CREATING NEW BRAND NAMES Marketers must be particularly concerned with selecting a brand name because it is the most difficult brand element for them to subsequently change due to its close tie to the product or service in the minds of consumers. By recognizing the importance of the brand name in new-product develop- ment, more companies are spending sub- stantial resources in creating effective brand names (Miller, 1999). Many researchers have also devoted efforts to delineating the characteristics, functions, and princi- ples of effective brands names (e.g., Peter- son and Ross, 1972 Zinkhan and Martin, 1987). However, most of this research has been normative and empirical testing of these principles is scarce. Aiming to fill this gap, this research attempts to ad- vance the literature by empirically exam- ining the effects of relevance, connotation, and pronunciation on consumers' prefer- ence for new brand names. LITERATURE REVIEW Meanings of brand What is a brand? What is in a brand name? Questions like these arise as a sig- nificant variety of terms relating to brand (e.g., brand equity, brand management) frequent the marketing as well as other associated literatures (Tybout and Carpen- ter, 2001). Using a method of historical analysis that is theoretically grounded in the disciplines of philology, poetics, rhet- oric, and the philosophy of science. Stern (2006) proposes a scheme that describes the meaning of a brand based on a quad- ripartite set of dichotomies: the nature of brand as literal and metaphoric, its func- tion as entity and process, its locus as physical and mental, and its valence as positive and negative. This multidimen- sion scheme, together with the informa- tion theory, provides a useful theoretical approach to developing brand names for products. Information theory was first presented in 1949 (Shannon and Weaver, 1949). It is a mathematical approach to studying com- munication and describes information as a probabilistic concept. Essentially, the in- formation of an object can be regarded as the amount of uncertainty reduced by pre- senting the object (Brockett et al., 1995 Bruner, 1984). Applying this theory to the branding context, a brand's value rests on its ability to reduce consumer's uncer- tainty about product performance, the more the better, which is consistent with the findings in the marketing literature (e.g., Hoyer and Brown, 1990 Keller, 1993). Integrating Stern's (2006) classification scheme and the information theory, a good brand name would embody information along one or more of the four dimensions so as to provide useful information to reduce consumer uncertainty in brand choices. Past research has shown that brand's uncertainty reduction effect exists not only in the absence of any other prod- uct cues, but also even after product trials (e.g., Klink, 2000 Srirdvasan and Till, 2002). Effective brand names Albeit its importance, research examining properties of effective brand names is lim- ited (Klink, 2001). One of the initial studies took place more than 30 years ago when Peterson and Ross (1972) investigated whether specific fabricated names were more readily identified with certain prod- uct categories. They concluded that one- syllable words and plural forms are more "remindful" of cereal, but singular word forms are associated more with laundry de- tergent. This early study triggered an in- terest in brand names that have looked at various issues associated with branding. Oftentimes studies examine the relation- ship between brand names, awareness, and brand equity because the name of a brand is often its core indicator (Cobb-Walgren, Ruble, and Donthu, 1995 Louviere and Johnson, 1988 MacLachlan and Mulhern, 1991 Sharkey, 1989 Washburn and Plank, 2002 Yovovich, 1988). While effective brand names can enhance awareness and create a favorable image for a product, ineffective brand names can severely hinder a prod- uct's success. For example, one of the most notorious failures in the automotive his- tory, the Ford Edsel, has been attributed to a poor brand name (Klink, 2001). A brand name identifies the source of a product and differentiates the product from its competitors' products. Thus, an effec- tive brand can enhance demand for a product. First, brand awareness helps con- sumers identify products with popular brand names. Furthermore, brand reputa- tion can serve as a proxy for quality when consumers have insufficient information about a product's quality. Sullivan (1998) examined how the image of an automo- bile brand affects demand. She looked specifically at twin brands���products made in the same plant and having essentially the same physical attributes, but different brand names���and concluded that con- sumers are willing to spend extra for more prestigious brand names when products are the same. For example, many consum- ers are willing to pay more for a Mitsu- bishi than a physically identical Dodge. However, twins are not perceived as per- fect substitutes due to pricing differences. March 2 0 08 JOUBnilL OF HDUERTISinG RESEIIRCH 1 4 9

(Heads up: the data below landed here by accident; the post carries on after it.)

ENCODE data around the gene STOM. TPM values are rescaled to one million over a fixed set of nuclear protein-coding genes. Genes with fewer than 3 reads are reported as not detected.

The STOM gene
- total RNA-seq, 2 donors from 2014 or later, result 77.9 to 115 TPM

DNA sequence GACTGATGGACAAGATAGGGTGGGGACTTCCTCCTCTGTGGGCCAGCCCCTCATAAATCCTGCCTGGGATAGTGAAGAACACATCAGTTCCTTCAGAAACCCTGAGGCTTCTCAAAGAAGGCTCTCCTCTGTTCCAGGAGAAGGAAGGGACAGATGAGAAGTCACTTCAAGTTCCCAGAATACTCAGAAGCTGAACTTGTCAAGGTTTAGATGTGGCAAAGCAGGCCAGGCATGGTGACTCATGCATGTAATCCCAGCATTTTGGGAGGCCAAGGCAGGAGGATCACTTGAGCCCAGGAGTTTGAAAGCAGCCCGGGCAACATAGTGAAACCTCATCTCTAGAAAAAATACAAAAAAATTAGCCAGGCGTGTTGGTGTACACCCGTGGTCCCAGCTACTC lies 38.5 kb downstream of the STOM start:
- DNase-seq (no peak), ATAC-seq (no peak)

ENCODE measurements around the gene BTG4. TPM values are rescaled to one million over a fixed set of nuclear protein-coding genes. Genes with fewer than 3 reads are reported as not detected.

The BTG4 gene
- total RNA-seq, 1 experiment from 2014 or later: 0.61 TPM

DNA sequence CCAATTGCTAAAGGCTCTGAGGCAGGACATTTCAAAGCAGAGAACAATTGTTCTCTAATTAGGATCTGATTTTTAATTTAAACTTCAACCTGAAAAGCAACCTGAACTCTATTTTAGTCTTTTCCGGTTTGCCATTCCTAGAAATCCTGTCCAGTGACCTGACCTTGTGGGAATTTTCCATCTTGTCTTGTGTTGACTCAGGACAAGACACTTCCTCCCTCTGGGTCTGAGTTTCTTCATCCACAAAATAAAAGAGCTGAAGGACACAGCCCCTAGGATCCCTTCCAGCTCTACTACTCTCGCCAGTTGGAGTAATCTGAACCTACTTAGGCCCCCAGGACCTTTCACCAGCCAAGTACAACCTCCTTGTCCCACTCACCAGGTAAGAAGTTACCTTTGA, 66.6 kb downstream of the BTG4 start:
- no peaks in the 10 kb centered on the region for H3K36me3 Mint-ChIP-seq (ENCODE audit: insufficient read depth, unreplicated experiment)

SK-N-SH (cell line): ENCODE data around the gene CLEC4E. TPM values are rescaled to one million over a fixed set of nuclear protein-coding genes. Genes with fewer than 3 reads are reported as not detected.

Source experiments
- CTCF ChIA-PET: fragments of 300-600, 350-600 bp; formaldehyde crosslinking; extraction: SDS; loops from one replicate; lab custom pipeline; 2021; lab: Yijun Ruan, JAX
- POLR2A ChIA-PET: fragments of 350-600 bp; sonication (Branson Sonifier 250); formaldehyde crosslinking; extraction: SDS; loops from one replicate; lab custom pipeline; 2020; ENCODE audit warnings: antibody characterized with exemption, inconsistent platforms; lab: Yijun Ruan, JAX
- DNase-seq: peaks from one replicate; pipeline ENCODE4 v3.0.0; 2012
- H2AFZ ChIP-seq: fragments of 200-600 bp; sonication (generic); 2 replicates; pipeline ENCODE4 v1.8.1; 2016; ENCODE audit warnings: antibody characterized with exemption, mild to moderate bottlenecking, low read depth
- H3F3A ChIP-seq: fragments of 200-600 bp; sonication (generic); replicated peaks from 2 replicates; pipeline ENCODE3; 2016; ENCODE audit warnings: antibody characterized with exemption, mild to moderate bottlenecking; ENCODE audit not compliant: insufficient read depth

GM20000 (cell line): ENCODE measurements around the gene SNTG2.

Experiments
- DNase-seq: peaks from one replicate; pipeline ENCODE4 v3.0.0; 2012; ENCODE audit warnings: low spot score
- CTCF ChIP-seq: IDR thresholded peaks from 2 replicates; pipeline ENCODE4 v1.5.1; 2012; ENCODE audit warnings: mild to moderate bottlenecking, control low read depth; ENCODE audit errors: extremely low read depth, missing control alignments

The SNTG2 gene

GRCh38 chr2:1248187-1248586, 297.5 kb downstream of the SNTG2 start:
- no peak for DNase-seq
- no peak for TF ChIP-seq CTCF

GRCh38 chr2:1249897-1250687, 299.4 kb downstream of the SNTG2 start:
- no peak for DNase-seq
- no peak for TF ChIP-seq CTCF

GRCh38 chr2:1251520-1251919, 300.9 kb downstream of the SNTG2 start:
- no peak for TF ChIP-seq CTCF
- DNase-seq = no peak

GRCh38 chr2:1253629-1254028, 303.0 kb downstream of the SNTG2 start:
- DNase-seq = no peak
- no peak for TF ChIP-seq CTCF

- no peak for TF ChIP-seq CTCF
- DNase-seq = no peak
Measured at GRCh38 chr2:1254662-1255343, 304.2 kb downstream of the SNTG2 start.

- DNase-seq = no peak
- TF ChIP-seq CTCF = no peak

CREATING NEW BRAND NAMES One of the foremost contemporary au- thorities on brand management and spe- cifically brand naming is Kevin Keller, author of Strategic Brand Management (2003). Keller offered some recommenda- tions for choosing a brand name. He sug- gested that brand names should be easy to pronounce to obtain important re- peated word-of-mouth exposure that helps to build strong memory links. This affects entry into consideration sets and the will- ingness of consumers to order or request the brand orally. Rather than risk the em- barrassment of mispronouncing a hard-to- pronounce name, consumers may decide to avoid pronouncing it altogether. Keller further recommends that brand names should be familiar and meaningful so that individuals can tap into existing knowl- edge structures. He advocates that to help establish strong brand-category links and aid brand recall, the brand name should be chosen to suggest the product or ser- vice category, such as Juicyjuice 100 per- cent fruit juices and Ticketron ticket selling service. Keller also recommends that brand names be different, distinctive, and un- usual. The distinctiveness of a brand name is a function of its inherent uniqueness as well as its uniqueness in the context of other competing brands in the product category. Finally, Keller recommends that the brand name may be chosen to re- inforce an important attribute or benefit association that comprises its product po- sitioning (e.g., DieHard batteries. Mop 'N Glow floor wax. Cling Free static buildup remover). This is encouraged because the brand name is a shortened form of com- munication and thus explicit and implicit meanings that consumers extract from the name can be crucial to success of the product or service. Robertson (1989) advocates that brand name should be assessed on two basic dimensions: the inherent ability of the name to be encoded into, retained in, and retrieved from memory easily, and the degree to which the name supports or enhances the planned strategic position- ing or image of the product. Like Keller, Robertson notes that there are several brand characteristics that can increase the possibility of recall by consumers. He ad- vocates that a brand name should be a verbal or sound associate of its product class. It should elicit a mental image. Using an emotional word as a brand name is advocated when the product category is an emotional one. A brand name should make use of the repetitive sounds gener- ated by alliteration, assonance, conso- nance, rhyme, and rhythm. In addition, a brand name should make use of mor- phemes (i.e., the smallest unit that relates sound and meaning) and phonemes (i.e., abstract categories that allow us to group together subsets of speech sounds). Oth- ers have gone a step further by recom- mending that marketers assign semantic meaning by placing entire words or mor- phemes in the brand name (Keller, Heck- ler, and Houston, 1998). However, use of words and morphemes may detract from the distinctiveness of the name (Klink, 2001). Many of the aforementioned studies have been normative in nature (Kohli and La- Bahn, 1997). They are often derived from advertising agency experiences. Experimen- tal studies are needed to test these principles. Memory and the context theory of memory retrieval Memory is a reconstructive act in which the act of remembering is activated by some form of cue. This means that an initial cue about something leads to the recollection of more specific memories. Consider a question regarding the last clothes you purchased in a store. You may retrieve information about what you typically initially do when entering a store that will lead to recalling more detailed memories. Besides the basic reconstruc- tive nature of memory, another important property of memory is its reliance on "schema" (or scripts)���a model of the world based on past experience that can be used as a basis for remembering events. From the previous scenario, general knowl- edge about what tends to happen in stores provides a framework within which one could retrieve specific facts. Schema re- duces the amount of information that an individual needs to store away. So the same general schema about stores can be used when recalling information about different stores. Hence, an individual only needs to store away those aspects of a clothes shopping experience that differen- tiate it from other clothes shopping expe- riences (Parkin, 1999). Past experience is only part of the story when explaining memory retrieval. Peo- ple tend to remember schema-relevant information and forget irrelevant informa- tion (Hastie, 1981). The context of mem- ory retrieval is consistent with this claim. This theory maintains that retrieval of in- formation from memory is influenced by the context in which the retrieval takes place. McNamara and Diwadkar (1996) support this notion and point out that in many cognitive tasks, ranging from nam- ing to item recognition, responses are af- fected by context. They advocate that people recognize a word faster when it is preceded by a word from the same sen- tence or proposition than when it is pre- ceded by a word from a different sentence or proposition. This is referred to as "as- sociative priming." They concluded that "... retrieval of information from mem- ory is influenced by the context in which the retrieval takes place. The archetype of contextual effects in memory retrieval may be associative priming" (McNamara and Diwadkar, 1996, p. 891). To understand the context of memory retrieval, it is necessary to explain the 1 5 0 JOUROHL or HDUERTISIOG RESERRCR March 2 0 08